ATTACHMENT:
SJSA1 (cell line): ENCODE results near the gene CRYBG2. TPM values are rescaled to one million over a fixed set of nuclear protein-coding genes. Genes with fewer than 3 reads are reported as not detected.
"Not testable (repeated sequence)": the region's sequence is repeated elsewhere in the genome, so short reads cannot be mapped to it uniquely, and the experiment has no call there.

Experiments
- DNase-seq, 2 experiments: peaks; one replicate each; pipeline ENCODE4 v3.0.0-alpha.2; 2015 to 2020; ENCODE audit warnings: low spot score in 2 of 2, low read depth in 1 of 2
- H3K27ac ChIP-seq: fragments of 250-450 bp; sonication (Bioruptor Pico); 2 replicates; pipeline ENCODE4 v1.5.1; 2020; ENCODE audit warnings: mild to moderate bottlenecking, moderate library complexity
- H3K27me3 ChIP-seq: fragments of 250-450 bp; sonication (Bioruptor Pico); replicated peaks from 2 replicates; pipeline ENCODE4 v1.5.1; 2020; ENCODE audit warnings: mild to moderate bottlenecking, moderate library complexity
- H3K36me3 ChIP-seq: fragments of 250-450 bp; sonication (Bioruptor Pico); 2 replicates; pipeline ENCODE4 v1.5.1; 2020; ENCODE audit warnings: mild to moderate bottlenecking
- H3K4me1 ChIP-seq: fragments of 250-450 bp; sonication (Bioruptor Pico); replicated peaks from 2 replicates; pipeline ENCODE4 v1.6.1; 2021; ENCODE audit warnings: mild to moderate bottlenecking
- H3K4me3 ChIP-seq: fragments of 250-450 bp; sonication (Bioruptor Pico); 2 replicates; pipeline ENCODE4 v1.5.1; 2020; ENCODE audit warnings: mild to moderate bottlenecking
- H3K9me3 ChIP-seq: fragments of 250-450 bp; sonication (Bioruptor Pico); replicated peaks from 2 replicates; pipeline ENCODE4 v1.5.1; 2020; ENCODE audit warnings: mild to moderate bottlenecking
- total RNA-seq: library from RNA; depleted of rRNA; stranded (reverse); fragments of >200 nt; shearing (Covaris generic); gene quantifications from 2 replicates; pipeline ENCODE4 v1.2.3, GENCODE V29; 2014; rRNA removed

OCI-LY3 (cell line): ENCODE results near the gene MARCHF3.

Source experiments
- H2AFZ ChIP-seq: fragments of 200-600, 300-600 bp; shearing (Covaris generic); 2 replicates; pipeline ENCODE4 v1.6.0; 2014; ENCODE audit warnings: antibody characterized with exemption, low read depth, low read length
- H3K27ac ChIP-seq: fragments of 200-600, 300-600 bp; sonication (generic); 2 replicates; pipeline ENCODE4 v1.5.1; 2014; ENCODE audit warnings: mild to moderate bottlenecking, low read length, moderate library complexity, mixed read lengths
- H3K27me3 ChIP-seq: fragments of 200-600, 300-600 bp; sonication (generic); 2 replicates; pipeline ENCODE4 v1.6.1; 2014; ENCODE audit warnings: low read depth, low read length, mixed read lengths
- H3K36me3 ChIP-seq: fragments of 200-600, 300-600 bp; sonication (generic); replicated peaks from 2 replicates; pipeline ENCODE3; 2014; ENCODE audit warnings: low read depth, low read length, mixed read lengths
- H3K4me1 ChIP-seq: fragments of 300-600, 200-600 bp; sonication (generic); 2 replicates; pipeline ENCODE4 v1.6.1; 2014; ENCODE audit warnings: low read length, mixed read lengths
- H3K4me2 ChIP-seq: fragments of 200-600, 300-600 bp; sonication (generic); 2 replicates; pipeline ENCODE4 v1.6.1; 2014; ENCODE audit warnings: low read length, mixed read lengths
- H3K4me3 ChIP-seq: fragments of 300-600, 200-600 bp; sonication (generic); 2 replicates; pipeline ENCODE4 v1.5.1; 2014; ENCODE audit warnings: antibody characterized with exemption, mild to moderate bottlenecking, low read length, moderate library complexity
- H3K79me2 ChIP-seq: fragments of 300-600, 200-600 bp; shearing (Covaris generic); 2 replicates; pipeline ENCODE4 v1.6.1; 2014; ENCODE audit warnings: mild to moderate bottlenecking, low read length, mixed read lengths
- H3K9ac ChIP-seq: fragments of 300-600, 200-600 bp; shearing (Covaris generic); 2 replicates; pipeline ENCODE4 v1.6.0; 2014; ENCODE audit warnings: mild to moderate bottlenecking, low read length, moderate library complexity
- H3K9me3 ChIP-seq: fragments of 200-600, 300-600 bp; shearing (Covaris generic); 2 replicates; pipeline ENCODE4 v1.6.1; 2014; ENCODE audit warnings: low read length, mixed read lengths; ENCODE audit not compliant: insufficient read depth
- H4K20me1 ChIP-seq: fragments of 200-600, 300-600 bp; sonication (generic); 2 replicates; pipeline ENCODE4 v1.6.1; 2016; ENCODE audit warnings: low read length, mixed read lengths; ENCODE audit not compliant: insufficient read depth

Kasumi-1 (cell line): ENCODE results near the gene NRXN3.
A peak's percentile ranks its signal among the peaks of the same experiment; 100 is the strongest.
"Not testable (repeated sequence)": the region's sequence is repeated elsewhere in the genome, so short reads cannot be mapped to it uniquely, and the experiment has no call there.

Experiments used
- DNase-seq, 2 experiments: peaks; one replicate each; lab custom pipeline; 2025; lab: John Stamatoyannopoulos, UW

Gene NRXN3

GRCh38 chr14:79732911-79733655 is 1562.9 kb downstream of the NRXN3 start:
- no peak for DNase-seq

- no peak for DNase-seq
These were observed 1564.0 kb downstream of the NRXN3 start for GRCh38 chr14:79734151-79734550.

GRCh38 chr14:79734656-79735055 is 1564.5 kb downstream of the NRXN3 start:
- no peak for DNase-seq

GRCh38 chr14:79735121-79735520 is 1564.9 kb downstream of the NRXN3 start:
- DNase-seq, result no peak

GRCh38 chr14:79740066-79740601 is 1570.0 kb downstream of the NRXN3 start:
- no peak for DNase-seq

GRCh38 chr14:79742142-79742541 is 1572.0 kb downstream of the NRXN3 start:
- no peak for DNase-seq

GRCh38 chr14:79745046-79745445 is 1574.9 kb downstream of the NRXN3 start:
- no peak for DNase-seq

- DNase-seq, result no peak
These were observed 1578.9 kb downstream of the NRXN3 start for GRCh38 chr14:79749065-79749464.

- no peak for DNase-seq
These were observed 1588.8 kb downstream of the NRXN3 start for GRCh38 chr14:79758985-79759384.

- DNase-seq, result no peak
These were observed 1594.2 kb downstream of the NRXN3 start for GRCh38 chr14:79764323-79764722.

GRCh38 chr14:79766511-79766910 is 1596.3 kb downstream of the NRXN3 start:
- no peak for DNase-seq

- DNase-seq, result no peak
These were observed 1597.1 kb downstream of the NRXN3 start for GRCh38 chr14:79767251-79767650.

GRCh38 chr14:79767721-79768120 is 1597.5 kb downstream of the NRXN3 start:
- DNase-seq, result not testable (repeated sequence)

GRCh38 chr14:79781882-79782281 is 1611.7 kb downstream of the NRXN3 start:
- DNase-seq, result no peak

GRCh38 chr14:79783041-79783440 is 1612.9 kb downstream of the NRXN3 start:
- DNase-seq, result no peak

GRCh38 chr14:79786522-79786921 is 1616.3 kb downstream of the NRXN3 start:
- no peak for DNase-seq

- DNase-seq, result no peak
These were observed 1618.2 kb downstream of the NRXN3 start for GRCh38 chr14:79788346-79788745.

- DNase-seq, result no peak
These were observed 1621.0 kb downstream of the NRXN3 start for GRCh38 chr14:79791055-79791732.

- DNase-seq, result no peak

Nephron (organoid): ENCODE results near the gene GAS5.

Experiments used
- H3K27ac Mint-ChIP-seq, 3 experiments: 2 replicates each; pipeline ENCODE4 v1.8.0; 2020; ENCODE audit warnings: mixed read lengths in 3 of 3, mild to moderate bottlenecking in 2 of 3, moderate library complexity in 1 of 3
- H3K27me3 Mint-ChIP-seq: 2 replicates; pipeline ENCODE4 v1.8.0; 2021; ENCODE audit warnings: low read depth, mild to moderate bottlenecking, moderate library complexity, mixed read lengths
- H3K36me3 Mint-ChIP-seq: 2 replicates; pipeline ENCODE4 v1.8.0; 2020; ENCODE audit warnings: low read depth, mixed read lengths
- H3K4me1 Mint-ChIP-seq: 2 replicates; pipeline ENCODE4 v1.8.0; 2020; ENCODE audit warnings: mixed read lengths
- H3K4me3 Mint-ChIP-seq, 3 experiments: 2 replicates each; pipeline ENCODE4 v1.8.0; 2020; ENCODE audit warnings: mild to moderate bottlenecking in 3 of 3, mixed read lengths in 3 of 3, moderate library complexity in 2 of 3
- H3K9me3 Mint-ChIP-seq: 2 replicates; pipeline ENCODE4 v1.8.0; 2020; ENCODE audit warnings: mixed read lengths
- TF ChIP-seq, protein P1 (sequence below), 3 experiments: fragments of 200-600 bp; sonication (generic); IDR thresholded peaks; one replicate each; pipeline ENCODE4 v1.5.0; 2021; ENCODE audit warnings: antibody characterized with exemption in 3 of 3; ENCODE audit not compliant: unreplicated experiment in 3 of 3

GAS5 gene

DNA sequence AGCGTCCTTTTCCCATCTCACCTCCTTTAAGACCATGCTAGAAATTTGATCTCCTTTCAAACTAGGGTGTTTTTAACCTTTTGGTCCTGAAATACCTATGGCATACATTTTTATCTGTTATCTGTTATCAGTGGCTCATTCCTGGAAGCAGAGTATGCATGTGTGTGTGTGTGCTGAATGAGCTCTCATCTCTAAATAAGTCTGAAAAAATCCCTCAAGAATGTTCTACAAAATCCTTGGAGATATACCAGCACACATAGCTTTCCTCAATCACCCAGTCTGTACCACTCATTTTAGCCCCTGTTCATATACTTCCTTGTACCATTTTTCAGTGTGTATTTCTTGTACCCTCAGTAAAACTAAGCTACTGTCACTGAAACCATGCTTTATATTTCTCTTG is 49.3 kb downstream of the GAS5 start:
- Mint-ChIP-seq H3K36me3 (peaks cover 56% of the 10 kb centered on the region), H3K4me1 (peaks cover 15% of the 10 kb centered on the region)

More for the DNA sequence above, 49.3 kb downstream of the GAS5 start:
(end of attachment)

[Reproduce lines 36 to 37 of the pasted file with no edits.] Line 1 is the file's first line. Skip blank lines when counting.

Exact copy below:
- no peak for DNase-seq

GRCh38 chr14:79735121-79735520 is 1564.9 kb downstream of the NRXN3 start: